Katia Hannah

Katia Hannah

Katia Hannah is a Washington State native. She graduated from Washington State University with a BS in Zoology in 2010. She then moved to Colorado to attend Colorado School of Public health, completing both the Certificate and Masters in Public Health programs with a focus in epidemiology. During the master's program, she worked with Dr. Rob Valuck and Dr. Heather Anderson on her capstone project studying the association between anticholinergic toxicity and adverse health outcomes using measures of toxicity generated by three anticholinergic toxicity scales. She joined the CePOR program in fall 2016 and is currently conducting health outcomes research focusing on Epinephrine Auto-Injectors with Dr. Robert Brett McQueen.

Chong Kim

Chong Kim (CK)

Chong Kim (CK) was born in East Lansing Michigan and spent most of his time in Michigan until he graduated in 2009 with a BS in Biochemistry from the Michigan State University. He went on to receive his MPH in Health Policy and Management from the Columbia University Mailman School of Public Health in 2013. He worked as a junior analyst in Korea, identifying cost-effective therapies for ovarian cancer and Cushing's disease, such that formulary decisions could be updated. CK started the PhD program in Pharmaceutical Outcomes Research in fall 2015 and has been interested in utilizing machine learning and statistical models to determine the impact of short-acting beta-agonist on clinical and economic outcomes of asthma patients. CK has a website featuring some of the research he's doing.

Sue Kwon

Sue Kwon

Sue Kwon is from Seoul, South Korea, and majored in Neuroscience at Pomona College. The goal of her current project is to evaluate the cost-effectiveness of multiple sclerosis (MS) disease modifying therapies (DMT) using a claims database. She hopes to advocate for health equality and support underserved communities, LGBTQ+ communities, and immigrant communities through outcomes research. Thanks to the wonderful mentorship that the CEPOR faculty offers, Sue has been able to establish a balance between research and academics her first year. In her free time, she likes to travel, cook, and spend time with friends. Pronouns: She, her, hers, Github: https://github.com/shyunk, Linkedin: https://www.linkedin.com/in/suehkwon.

Nicholas Mendola

Nicholas Mendola

 

Vanessa Patterson

Vanessa Paul Patterson

Vanessa Paul Patterson grew up in Kansas City before moving to New Orleans in 2006. She graduated from Tulane University with a BSPH in Environmental Health Sciences in 2010 and stayed on at Tulane University School of Public Health and Tropical Medicine to complete her MPH with a dual concentration in Epidemiology and Maternal and Child Health in 2012. Vanessa went on to work as an applied epidemiologist for government public health agencies for six years. Her work covered a range of topics, including environmental health, occupational health and injury, chronic diseases, and infectious diseases. Vanessa joined the Pharmaceutical Outcomes Research track in the fall of 2018. She is currently working with Dr. Melanie Whittington in support of the Data Science to Patient Value (D2V) NavLab.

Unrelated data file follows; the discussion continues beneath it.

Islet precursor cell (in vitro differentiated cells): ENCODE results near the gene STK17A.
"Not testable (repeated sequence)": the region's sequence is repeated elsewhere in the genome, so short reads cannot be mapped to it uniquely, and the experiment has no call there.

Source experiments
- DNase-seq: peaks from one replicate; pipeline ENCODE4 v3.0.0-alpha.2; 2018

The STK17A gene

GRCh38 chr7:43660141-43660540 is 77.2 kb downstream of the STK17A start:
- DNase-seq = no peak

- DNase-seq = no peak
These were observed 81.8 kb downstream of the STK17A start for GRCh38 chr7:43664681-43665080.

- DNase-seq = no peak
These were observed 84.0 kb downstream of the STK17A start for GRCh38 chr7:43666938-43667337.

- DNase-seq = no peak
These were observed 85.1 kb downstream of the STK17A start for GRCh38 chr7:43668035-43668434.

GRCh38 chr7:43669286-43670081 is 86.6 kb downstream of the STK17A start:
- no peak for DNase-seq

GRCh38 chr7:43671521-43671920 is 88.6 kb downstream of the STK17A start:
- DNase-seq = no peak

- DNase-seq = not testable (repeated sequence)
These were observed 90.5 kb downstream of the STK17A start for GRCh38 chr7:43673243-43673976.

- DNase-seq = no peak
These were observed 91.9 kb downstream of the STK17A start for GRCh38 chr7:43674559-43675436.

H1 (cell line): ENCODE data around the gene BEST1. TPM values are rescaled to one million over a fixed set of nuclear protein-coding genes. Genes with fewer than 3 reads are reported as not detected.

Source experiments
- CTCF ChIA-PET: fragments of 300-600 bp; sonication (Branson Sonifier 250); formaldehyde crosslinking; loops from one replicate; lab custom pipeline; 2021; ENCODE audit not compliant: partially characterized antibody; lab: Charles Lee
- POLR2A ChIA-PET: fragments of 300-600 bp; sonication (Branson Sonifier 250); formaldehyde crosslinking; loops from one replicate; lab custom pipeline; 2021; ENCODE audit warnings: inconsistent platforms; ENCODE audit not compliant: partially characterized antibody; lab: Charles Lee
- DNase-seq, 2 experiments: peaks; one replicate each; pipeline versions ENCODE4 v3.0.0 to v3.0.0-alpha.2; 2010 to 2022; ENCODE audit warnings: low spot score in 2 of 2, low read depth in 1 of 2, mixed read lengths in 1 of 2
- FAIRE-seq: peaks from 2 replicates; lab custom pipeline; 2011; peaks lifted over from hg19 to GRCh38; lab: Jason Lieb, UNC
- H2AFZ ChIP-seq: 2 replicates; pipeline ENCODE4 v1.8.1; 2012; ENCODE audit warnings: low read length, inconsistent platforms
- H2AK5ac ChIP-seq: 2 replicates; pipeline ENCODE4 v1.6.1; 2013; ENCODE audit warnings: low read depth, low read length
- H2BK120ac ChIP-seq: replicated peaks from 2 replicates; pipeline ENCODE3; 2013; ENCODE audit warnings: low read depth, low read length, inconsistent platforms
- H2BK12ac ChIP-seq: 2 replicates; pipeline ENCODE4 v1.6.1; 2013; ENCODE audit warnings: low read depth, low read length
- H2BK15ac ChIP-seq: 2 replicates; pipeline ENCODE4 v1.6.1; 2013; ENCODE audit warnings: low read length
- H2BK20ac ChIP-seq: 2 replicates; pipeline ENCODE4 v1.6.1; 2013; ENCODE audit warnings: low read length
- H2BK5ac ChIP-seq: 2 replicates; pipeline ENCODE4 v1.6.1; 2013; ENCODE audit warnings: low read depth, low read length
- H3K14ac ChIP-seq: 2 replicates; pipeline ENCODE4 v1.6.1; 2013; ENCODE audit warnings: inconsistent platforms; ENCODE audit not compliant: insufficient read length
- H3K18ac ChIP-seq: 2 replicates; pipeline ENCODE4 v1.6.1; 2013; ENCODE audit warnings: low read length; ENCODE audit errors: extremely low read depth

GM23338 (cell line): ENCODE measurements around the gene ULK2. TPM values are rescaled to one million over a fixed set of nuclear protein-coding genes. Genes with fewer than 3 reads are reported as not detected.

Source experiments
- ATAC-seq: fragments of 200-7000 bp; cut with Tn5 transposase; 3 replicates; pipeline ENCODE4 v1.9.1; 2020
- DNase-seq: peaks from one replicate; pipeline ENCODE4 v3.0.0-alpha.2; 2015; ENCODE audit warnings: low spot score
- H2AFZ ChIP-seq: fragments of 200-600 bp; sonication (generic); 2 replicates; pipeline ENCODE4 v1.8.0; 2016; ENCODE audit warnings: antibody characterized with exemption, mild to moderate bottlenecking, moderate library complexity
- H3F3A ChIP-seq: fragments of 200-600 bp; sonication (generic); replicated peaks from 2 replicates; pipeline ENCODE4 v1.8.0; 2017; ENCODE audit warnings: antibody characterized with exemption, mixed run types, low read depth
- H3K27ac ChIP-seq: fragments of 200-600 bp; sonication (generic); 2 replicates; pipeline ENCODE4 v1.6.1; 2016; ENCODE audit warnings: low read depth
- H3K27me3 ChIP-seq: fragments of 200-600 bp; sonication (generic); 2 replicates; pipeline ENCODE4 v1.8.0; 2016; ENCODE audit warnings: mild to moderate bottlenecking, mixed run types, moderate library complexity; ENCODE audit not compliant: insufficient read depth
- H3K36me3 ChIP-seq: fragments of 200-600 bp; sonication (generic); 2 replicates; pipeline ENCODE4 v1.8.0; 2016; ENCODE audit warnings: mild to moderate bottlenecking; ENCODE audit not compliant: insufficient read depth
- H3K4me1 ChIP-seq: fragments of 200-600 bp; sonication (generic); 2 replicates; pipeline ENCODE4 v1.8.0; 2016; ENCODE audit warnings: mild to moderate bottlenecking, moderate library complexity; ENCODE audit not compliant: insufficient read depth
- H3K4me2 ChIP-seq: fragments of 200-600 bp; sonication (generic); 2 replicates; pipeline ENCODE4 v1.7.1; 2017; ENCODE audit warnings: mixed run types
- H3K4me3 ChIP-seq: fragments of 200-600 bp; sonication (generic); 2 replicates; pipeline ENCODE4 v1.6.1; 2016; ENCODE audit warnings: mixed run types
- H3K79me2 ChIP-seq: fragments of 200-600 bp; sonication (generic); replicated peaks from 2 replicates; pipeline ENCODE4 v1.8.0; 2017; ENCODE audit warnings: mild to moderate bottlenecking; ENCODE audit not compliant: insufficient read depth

Why CU's Pharmaceutical Outcomes Research PhD Program?

Chong Kim: There were several factors that ultimately led me to choose POR training program. The biggest factor was the research output from alumni. Although individual capacity may determine the amount of research that may be done, I felt that at least everyone had enough exposure to opportunities to contribute to various projects that the faculty were a part of. Another factor was the prospects for a future career. Some of the alumni graduated to take the academic route, some took on the industry route. What allowed me to be at ease of mind was the fact that none of them had difficulty in job searching and were doing quite well due to the opportunities (research and networking) they had during their stay in the program. I’ve been involved in several projects throughout my first and second semester and I know I’ve definitely made the best choice in coming to this program based on just that.

PhD Student Research Projects

  • Cost Effectiveness of New Hepatitis C Therapies
  • Associations between Antibiotic Exposure and Stevens-Johnson Syndrome and Toxic Epidermal Necrolysis

Julia F. Slejko, PhD ('12)
Assistant Professor
Pharmaceutical Health Services Research
University of Maryland School of Pharmacy

R. Brett McQueen, PhD ('13)
Health Economist and Head of Statistics
Research in Real Life (RiRL)
Observational and Pragmatic Research Institute (OPRI)​

William V. Padula, PhD, MS, MSc ('13)
Assistant Professor
Department of Health Policy & Management, ​Johns Hopkins Bloomberg School of Public Health
The Armstrong Institute for Patient Quality & Safety, Johns Hopkins Medicine
Johns Hopkins School of Nursing

For questions regarding graduate school programs contact:

Jackie Milowski - 303-724-7263, Jackie.Milowski@CUAnschutz.edu​​​​​